It's that time of year, the beginning of our forty days in the wilderness preparing for the Feast of the Resurrection. Every year I like to pick out some kind of religious or spiritual book for my bedtime reading during Lent. Last year, as I mentioned in a long-ago post, it was Fr. Paul Glynn's book about Takashi Nagai, A Song for Nagasaki. –
(Incidentally, despite a somewhat lackluster fund-raising campaign, production continues on All that Remains, a movie based upon Nagai's moving story. Please consider donating. Find out more about it here.)
– This year I have selected Light on Light: Illuminations of the Gospel of Jesus Christ from theMystical Visions of the Venerable Anne Catherine Emmerich by Hurd Baruch. Since 2004 acknowledged by the Church as Blessed, Anne Catherine Emmerich was an 18th-19th-c. German nun who purportedly experienced a series of visions mainly regarding the life and death of Our Lord. While they are not to be considered necessarily inspired – and in fact it is alleged that her amanuensis at the very least elaborated on the accounts she told him – the visions attributed to her are, if nothing else, moving meditations on the Mysteries of Salvation and Our Savior's Passion. They are perhaps best known today (in Catholic circles, at least) as one of the “sources” for Mel Gibson's movie a few years ago, The Passion of the Christ, which inspired me to read The Dolorous Passion of Our Lord Jesus Christ during Lent 2004. I acquired Baruch's book subsequent to that and have been meaning to read it. It is a summarization and commentary on the visions, built around extensive excerpts, showing how closely the account, whatever its origins, corresponds with what we know from the Gospels and other historical documentation.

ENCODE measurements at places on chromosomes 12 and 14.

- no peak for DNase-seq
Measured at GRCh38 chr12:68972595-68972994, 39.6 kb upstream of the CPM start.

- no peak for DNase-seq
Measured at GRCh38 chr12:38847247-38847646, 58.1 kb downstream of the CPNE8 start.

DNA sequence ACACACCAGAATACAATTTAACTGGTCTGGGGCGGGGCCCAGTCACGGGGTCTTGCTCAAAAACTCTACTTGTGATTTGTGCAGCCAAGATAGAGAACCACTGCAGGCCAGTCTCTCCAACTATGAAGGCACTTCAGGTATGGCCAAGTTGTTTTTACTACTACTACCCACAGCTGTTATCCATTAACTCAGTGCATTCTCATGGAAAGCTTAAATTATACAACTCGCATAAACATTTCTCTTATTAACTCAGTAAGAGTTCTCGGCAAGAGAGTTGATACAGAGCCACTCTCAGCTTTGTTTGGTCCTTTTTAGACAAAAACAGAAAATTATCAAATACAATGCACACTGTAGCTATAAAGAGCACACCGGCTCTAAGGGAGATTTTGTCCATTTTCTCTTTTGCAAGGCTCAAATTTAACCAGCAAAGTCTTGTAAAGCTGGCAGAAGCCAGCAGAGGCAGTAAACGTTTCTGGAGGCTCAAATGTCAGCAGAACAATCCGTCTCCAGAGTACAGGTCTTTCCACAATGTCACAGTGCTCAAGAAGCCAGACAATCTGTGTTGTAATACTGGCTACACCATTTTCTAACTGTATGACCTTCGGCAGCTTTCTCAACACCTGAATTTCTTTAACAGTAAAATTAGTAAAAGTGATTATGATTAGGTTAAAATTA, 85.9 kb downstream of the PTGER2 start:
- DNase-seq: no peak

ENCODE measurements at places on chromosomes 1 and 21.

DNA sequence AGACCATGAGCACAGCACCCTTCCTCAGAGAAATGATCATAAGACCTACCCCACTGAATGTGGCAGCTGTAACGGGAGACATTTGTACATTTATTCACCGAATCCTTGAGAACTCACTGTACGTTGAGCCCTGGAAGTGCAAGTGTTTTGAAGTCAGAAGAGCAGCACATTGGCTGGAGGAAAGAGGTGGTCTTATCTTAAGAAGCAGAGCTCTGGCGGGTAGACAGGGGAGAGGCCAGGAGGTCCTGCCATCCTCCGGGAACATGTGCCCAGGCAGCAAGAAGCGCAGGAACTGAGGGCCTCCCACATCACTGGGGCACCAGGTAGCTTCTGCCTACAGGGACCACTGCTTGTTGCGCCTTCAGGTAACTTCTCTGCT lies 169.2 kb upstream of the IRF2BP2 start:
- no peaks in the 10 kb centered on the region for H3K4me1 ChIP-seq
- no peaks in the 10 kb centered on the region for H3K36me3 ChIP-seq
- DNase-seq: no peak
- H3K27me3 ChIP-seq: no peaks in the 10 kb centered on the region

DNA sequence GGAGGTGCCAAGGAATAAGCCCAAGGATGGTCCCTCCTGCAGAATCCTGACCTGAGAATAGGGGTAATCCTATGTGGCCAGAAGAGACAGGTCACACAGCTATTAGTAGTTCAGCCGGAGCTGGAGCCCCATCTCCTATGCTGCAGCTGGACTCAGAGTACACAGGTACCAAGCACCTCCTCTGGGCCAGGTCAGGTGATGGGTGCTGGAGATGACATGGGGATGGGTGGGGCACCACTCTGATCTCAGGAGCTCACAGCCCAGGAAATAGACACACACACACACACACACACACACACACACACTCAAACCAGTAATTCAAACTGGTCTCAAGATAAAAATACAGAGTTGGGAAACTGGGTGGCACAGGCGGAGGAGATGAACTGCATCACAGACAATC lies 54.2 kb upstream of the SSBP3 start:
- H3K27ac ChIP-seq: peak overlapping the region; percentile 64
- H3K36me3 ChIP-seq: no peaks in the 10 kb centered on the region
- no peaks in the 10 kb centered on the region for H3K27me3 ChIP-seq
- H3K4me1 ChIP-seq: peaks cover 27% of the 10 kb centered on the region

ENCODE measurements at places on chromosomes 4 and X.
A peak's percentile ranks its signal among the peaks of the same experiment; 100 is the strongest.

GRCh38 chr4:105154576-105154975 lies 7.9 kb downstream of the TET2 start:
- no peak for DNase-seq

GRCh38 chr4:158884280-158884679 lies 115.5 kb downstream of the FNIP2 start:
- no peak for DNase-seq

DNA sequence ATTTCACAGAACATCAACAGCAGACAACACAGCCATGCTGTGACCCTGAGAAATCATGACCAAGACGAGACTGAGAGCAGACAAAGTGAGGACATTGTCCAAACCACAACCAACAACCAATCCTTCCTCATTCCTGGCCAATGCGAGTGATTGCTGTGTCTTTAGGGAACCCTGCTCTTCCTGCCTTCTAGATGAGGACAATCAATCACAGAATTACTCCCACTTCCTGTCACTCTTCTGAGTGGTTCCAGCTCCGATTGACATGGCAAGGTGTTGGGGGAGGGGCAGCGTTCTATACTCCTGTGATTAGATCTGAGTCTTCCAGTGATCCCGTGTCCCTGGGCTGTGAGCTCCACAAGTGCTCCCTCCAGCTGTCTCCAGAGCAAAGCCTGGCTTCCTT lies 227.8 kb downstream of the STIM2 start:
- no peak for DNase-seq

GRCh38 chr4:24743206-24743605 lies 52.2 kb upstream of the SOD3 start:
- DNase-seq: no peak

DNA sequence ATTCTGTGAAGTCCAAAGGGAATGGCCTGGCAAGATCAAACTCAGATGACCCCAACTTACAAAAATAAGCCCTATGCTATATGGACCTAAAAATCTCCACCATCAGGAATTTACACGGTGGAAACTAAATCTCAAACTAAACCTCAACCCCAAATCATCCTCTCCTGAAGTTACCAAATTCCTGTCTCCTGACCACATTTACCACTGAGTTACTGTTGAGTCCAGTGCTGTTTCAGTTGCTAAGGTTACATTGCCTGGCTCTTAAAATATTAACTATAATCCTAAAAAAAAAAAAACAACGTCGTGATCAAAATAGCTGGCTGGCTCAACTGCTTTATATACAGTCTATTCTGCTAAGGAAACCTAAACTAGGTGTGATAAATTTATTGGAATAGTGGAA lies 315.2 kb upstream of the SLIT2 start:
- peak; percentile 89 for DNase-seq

I will no doubt write a fuller review of it when I have completed it in several weeks.